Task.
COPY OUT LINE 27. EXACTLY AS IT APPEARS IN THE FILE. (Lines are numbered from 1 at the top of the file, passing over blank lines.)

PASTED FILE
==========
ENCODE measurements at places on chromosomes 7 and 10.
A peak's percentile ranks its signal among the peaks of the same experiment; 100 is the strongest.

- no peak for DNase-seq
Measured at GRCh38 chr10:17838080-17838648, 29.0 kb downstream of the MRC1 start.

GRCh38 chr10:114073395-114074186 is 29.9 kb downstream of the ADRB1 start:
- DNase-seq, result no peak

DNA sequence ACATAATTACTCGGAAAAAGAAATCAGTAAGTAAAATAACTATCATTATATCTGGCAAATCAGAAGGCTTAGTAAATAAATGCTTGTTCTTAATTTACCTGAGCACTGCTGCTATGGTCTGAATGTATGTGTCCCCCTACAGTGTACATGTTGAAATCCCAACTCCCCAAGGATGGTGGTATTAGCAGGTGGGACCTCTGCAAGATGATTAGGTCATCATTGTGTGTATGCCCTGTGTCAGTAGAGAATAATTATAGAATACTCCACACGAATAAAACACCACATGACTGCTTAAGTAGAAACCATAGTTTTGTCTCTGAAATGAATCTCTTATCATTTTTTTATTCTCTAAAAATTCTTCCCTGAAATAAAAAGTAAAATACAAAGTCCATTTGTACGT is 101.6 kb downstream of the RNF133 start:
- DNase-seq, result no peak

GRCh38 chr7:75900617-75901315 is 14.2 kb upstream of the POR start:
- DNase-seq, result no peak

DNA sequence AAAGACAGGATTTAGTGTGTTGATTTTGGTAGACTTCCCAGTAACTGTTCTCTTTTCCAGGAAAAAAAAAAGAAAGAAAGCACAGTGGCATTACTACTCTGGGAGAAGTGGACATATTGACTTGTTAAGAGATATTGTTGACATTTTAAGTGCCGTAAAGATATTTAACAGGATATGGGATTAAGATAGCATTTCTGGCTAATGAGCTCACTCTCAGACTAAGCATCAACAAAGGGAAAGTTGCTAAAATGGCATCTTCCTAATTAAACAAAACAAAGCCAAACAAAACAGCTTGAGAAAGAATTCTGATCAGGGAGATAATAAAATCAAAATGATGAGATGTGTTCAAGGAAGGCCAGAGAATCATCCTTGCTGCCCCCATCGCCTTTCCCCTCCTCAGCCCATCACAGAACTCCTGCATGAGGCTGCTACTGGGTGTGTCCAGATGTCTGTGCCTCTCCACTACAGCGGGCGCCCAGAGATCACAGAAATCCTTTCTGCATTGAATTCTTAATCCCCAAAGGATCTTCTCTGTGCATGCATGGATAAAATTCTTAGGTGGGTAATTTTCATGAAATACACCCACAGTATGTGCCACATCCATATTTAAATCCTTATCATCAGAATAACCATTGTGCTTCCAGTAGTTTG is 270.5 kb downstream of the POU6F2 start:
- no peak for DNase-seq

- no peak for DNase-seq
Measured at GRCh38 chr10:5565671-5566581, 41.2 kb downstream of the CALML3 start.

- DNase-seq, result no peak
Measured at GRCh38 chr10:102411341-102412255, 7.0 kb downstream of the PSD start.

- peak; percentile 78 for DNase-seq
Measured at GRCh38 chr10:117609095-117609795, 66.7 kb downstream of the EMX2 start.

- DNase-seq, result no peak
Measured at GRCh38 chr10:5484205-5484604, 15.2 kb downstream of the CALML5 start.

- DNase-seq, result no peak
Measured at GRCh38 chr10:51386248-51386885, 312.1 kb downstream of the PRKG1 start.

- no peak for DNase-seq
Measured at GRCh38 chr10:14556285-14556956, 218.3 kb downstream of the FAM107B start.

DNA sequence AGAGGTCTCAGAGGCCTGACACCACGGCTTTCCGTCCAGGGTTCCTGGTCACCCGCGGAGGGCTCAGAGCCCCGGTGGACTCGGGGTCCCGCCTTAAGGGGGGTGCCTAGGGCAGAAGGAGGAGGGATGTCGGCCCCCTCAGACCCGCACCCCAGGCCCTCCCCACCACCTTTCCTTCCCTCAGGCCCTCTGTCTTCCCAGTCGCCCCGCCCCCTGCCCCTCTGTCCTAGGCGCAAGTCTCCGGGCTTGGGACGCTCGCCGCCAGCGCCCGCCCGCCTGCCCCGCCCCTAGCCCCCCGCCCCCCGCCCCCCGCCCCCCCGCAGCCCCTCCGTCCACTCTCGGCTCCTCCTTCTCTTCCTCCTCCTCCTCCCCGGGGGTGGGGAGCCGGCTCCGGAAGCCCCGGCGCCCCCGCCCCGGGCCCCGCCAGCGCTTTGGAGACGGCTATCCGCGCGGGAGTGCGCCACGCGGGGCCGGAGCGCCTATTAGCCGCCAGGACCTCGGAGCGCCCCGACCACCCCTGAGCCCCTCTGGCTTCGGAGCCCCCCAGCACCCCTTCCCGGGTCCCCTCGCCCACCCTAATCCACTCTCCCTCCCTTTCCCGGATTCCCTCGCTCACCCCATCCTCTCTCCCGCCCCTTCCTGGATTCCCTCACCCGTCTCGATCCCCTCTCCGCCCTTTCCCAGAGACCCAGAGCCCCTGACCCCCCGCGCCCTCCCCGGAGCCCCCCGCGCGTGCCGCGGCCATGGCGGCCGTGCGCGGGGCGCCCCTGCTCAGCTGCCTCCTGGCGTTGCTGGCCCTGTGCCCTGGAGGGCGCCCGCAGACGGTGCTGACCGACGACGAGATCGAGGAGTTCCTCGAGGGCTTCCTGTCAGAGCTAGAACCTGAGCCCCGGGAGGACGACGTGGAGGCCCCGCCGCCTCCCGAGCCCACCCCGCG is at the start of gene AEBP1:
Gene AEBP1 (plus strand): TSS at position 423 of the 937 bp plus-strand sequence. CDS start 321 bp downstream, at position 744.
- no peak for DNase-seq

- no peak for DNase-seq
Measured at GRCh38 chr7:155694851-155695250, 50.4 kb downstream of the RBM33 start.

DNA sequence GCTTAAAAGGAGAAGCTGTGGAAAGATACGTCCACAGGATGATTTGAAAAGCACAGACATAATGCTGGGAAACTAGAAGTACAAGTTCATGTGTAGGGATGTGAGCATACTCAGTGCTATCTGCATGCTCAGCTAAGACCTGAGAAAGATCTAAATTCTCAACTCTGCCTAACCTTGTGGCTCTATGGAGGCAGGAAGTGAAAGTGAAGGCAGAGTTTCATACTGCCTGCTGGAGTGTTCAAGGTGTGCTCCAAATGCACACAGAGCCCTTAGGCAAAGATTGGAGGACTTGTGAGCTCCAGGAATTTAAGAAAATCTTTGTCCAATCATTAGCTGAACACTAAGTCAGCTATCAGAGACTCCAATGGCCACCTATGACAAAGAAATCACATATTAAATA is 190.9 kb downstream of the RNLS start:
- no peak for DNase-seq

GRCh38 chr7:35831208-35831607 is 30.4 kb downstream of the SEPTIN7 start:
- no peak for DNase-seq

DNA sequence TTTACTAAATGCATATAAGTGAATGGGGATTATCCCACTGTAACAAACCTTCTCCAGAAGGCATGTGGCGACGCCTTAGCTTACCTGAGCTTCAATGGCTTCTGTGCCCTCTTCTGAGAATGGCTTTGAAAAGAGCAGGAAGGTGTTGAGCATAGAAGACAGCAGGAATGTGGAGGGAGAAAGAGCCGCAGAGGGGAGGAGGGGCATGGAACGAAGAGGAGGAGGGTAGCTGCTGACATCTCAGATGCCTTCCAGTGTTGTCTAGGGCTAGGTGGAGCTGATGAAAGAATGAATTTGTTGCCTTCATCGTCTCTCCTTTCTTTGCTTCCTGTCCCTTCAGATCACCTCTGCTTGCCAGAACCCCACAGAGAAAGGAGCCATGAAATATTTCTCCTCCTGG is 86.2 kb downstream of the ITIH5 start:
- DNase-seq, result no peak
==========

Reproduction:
- no peak for DNase-seq